Children’s Hospital Colorado will no longer pay employees’ full tuition for certain health care degrees, leaving some staffers scrambling to figure out their next move.
A registered nurse at the hospital who is pursuing a master’s degree in a behavioral health field said she can’t apply for financial aid before the next semester starts in January. While Children’s will still pay employees up to $5,250 a year for tuition, that won’t cover the full cost of her program, which the hospital previously had paid in full, she said.
“They gave us about a one-month notice,” said the nurse, who spoke to The Denver Post on the condition of anonymity over fears she could lose her job. “A lot of us don’t have five, six grand saved to pay for our next term.”
Children’s contracted with a third party to fully pay for some degree programs and partially cover others. The programs the hospital chose weren’t necessarily the cheapest ones, the nurse said, and she doesn’t think she can transfer to a less-expensive school two years into her degree.
Leila Roche, a spokeswoman for Children’s, said when the Aurora hospital conducted its annual benefits assessment, it found that far more people than anticipated had used the full-tuition option. She said the hospital has paid about $11 million for tuition since May 2022.
“This was a very difficult decision and one we did not make without serious consideration of various options,” she said. “Children’s Colorado remains dedicated to making a significant annual investment in this benefit and the education of more than 1,000 team members.”
The nurse said the financial blow of having to pay tuition next year was stacked on top of a sudden notice that she would have to pay taxes on this year’s tuition, which wasn’t clear when she signed up for the program. Children’s deducted it from her checks in December, rather than spreading it out over the full year, which would have been easier to manage, she said.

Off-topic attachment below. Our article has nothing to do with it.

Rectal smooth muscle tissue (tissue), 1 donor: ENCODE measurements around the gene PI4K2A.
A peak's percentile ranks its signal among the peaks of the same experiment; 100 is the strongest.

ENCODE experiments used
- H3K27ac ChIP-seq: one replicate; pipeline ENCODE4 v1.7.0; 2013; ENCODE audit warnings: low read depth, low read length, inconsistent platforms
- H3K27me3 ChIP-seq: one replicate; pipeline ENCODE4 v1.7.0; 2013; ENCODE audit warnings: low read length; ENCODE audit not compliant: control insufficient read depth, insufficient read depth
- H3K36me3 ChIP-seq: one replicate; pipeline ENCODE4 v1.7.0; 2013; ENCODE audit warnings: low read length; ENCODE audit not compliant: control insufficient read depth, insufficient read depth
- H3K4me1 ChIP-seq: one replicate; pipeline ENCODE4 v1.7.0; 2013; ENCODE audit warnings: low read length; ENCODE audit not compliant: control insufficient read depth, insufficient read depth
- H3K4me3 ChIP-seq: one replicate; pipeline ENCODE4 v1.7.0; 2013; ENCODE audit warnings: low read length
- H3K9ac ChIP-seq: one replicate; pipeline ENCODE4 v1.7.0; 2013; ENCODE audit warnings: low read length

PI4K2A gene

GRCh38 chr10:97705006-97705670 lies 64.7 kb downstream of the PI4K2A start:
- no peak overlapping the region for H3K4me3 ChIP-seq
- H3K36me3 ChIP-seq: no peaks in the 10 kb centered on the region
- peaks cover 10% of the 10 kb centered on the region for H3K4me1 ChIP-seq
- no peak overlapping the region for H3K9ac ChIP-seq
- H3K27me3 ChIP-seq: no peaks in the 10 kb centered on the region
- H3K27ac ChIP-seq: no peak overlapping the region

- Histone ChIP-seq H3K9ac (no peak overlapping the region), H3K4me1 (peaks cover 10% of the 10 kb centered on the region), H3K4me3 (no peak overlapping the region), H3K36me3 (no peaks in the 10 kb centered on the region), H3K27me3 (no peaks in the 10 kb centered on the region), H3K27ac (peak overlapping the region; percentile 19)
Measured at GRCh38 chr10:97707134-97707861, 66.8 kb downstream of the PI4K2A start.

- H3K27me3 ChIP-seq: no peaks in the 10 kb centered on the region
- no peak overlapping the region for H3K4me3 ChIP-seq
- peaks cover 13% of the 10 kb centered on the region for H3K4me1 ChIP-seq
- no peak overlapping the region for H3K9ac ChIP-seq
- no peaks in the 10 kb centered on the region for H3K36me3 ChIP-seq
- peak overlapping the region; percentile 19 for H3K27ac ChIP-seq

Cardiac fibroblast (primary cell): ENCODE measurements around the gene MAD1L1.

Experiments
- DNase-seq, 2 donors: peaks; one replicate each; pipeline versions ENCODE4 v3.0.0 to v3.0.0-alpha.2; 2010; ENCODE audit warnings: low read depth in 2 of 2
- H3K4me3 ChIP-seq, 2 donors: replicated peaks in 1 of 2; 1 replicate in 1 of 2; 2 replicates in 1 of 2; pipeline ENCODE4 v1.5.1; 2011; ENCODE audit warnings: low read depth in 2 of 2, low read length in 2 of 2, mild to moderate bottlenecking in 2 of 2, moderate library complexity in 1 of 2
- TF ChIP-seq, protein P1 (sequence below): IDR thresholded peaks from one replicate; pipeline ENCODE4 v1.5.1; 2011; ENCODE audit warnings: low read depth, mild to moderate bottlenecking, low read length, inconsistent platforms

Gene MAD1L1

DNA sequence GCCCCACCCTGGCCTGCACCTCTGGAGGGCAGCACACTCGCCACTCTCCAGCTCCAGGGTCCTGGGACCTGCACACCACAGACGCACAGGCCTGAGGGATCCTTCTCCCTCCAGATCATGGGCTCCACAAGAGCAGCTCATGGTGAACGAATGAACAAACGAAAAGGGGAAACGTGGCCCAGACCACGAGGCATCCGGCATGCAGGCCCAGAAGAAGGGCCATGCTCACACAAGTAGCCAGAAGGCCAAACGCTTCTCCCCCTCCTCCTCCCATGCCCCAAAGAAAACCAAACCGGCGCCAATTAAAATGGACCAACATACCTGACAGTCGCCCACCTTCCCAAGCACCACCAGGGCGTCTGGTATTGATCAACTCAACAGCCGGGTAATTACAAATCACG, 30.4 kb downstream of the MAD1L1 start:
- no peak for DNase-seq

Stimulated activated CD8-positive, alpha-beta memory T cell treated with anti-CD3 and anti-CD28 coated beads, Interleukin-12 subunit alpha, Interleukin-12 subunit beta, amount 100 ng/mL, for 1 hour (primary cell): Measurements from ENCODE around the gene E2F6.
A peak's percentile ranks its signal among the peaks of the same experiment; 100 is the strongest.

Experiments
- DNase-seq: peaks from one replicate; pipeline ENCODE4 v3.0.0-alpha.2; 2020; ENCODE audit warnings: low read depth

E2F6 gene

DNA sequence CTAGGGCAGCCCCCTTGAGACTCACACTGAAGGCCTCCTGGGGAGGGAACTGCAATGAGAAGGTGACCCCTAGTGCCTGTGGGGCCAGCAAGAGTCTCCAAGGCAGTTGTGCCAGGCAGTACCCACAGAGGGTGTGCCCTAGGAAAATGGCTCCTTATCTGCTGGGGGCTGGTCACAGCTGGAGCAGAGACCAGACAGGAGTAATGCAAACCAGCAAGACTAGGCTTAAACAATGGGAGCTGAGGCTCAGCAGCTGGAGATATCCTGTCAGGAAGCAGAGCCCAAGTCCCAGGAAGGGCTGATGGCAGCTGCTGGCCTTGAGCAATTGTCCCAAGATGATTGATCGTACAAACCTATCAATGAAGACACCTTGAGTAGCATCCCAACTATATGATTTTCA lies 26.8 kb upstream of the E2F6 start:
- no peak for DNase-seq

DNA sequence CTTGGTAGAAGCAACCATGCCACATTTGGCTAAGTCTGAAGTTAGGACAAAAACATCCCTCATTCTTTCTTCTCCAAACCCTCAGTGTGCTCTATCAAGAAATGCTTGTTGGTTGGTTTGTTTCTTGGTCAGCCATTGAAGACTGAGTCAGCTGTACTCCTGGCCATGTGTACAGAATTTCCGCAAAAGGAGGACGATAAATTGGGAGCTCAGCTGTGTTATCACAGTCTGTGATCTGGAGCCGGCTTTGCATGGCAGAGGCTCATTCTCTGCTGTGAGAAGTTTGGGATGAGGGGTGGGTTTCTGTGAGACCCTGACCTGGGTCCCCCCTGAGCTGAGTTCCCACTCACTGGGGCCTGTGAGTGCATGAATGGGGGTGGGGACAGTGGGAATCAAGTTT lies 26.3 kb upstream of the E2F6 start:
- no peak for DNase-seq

“I wasn’t able to pay rent this month, so I’m going into more credit card debt for that,” she said.
The Internal Revenue Service requires employees who receive more than $5,250 in tuition reimbursement to pay taxes on the amount above that threshold. In Colorado, the rate comes out to about 34% after including federal, state, Social Security and Medicare taxes.
A behavioral health specialist who is pursuing a degree in counseling said he managed to stay afloat on smaller checks after taxes, but this month wiped out his emergency savings. He plans to take a semester off to assess his finances and look at transferring to a different school, because he can’t afford to cover the tuition balance at Regis University.
People working in behavioral health already feel unappreciated and aren’t paid well, said the specialist, who also spoke on the condition of anonymity because he was worried about retaliation. Full tuition coverage gave him a chance to build a career in the field without adding to his existing student loan debt, he said.
“I felt like, for the first time, my future was laid out in front of me and goals were achievable,” he said. “My life has got completely turned upside down in a matter of days.”